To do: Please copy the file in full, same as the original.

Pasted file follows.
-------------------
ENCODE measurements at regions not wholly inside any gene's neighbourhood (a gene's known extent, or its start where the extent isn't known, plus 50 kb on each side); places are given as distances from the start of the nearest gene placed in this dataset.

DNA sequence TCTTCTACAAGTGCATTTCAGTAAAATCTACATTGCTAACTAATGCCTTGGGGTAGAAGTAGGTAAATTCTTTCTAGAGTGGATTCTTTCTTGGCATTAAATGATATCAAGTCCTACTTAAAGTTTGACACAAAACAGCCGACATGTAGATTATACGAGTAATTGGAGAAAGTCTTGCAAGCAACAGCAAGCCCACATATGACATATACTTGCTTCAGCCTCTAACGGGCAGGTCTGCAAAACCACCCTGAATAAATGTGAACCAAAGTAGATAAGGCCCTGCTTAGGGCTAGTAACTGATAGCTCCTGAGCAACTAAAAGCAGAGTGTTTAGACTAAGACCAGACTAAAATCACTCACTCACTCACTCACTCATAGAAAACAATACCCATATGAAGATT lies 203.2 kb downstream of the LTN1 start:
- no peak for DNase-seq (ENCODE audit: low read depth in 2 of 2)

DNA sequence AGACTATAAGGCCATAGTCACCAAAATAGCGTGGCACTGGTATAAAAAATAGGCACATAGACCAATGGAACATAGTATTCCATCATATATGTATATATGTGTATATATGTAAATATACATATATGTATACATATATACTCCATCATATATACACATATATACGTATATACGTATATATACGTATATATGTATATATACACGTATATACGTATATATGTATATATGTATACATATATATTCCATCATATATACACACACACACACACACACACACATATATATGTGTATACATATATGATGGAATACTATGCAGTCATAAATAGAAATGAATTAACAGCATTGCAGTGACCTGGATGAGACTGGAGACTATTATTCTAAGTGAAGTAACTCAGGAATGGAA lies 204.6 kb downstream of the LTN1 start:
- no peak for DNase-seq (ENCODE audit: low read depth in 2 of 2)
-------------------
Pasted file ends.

ENCODE measurements at regions not wholly inside any gene's neighbourhood (a gene's known extent, or its start where the extent isn't known, plus 50 kb on each side); places are given as distances from the start of the nearest gene placed in this dataset.

DNA sequence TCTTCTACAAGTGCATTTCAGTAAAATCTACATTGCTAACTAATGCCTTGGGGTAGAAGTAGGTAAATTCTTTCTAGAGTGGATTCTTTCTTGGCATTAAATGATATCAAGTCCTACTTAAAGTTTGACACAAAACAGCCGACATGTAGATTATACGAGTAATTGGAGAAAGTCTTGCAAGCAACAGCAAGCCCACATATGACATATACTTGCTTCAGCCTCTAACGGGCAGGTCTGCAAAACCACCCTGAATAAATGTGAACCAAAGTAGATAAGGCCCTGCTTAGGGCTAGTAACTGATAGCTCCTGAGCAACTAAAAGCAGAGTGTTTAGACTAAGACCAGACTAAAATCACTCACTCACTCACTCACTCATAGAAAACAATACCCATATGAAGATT lies 203.2 kb downstream of the LTN1 start:
- no peak for DNase-seq (ENCODE audit: low read depth in 2 of 2)

DNA sequence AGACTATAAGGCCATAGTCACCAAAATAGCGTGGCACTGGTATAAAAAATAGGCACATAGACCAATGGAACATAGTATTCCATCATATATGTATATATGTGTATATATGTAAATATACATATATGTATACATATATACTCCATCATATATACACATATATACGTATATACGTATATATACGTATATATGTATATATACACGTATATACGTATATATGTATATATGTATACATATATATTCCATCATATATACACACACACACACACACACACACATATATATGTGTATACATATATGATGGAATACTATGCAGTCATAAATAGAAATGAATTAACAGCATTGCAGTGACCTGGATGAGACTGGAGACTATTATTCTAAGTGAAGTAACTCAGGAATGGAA lies 204.6 kb downstream of the LTN1 start:
- no peak for DNase-seq (ENCODE audit: low read depth in 2 of 2)